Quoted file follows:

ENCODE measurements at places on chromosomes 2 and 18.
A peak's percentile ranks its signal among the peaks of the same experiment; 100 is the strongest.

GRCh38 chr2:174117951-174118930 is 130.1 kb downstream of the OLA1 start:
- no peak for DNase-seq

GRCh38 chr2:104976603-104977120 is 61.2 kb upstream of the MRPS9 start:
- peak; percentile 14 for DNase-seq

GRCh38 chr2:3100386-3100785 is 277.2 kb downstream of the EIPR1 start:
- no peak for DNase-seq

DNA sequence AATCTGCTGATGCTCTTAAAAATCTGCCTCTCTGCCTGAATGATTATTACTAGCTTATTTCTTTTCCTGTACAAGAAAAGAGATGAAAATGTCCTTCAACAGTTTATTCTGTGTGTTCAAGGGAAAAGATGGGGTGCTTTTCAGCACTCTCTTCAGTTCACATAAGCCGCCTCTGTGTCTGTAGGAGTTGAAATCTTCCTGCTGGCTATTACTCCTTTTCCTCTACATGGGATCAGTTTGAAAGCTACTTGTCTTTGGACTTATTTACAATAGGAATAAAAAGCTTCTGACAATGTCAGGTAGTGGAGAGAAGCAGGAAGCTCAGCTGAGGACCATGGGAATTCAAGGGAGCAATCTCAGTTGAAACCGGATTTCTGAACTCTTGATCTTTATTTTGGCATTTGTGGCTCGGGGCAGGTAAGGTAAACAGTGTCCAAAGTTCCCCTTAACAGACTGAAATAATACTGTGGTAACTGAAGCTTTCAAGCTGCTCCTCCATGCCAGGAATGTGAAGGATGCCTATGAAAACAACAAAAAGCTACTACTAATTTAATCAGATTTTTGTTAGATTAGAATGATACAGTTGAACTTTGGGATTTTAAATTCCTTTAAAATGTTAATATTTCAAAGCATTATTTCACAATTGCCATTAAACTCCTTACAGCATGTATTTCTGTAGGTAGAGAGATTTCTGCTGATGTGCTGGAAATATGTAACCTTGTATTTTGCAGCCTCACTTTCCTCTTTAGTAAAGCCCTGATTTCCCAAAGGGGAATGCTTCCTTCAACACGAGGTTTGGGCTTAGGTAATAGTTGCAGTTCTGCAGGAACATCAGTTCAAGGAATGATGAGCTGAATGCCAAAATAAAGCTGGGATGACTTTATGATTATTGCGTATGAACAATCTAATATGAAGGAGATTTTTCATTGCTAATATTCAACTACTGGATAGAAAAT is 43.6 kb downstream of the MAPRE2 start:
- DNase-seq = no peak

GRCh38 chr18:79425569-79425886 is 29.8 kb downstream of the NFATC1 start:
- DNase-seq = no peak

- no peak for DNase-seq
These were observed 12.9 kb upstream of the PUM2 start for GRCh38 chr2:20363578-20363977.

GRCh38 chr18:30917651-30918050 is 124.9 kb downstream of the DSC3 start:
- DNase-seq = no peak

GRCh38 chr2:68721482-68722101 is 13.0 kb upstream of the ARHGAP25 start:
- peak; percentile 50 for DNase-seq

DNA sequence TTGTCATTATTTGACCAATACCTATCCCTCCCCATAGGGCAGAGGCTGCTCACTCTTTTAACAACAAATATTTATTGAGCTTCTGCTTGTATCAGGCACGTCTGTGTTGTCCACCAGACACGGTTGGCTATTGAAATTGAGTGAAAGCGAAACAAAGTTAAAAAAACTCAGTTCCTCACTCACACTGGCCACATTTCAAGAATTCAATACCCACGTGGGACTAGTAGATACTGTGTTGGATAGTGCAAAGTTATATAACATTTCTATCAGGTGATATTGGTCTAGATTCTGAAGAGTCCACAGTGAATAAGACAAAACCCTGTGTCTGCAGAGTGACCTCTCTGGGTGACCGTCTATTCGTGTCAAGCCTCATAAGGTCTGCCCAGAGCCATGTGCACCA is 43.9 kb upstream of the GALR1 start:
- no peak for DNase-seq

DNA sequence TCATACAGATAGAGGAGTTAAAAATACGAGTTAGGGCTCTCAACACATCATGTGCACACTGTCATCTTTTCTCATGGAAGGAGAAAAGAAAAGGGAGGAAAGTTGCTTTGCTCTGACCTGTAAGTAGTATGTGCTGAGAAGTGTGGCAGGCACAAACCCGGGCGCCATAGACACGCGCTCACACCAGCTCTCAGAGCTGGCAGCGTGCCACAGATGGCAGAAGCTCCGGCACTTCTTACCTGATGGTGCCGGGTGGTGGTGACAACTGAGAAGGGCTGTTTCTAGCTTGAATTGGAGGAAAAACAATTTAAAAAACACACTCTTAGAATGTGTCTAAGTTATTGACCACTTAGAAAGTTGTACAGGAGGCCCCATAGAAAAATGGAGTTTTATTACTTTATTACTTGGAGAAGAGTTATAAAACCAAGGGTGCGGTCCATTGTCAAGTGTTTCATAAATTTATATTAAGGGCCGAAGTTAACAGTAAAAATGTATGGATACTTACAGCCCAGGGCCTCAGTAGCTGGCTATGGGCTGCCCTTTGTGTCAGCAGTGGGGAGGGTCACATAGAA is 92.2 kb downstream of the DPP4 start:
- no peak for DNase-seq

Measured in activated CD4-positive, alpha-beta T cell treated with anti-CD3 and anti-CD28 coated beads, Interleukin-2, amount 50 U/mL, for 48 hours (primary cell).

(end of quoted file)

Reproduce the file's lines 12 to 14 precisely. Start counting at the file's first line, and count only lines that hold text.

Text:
- DNase-seq = no peak

- no peak for DNase-seq
These were observed 12.9 kb upstream of the PUM2 start for GRCh38 chr2:20363578-20363977.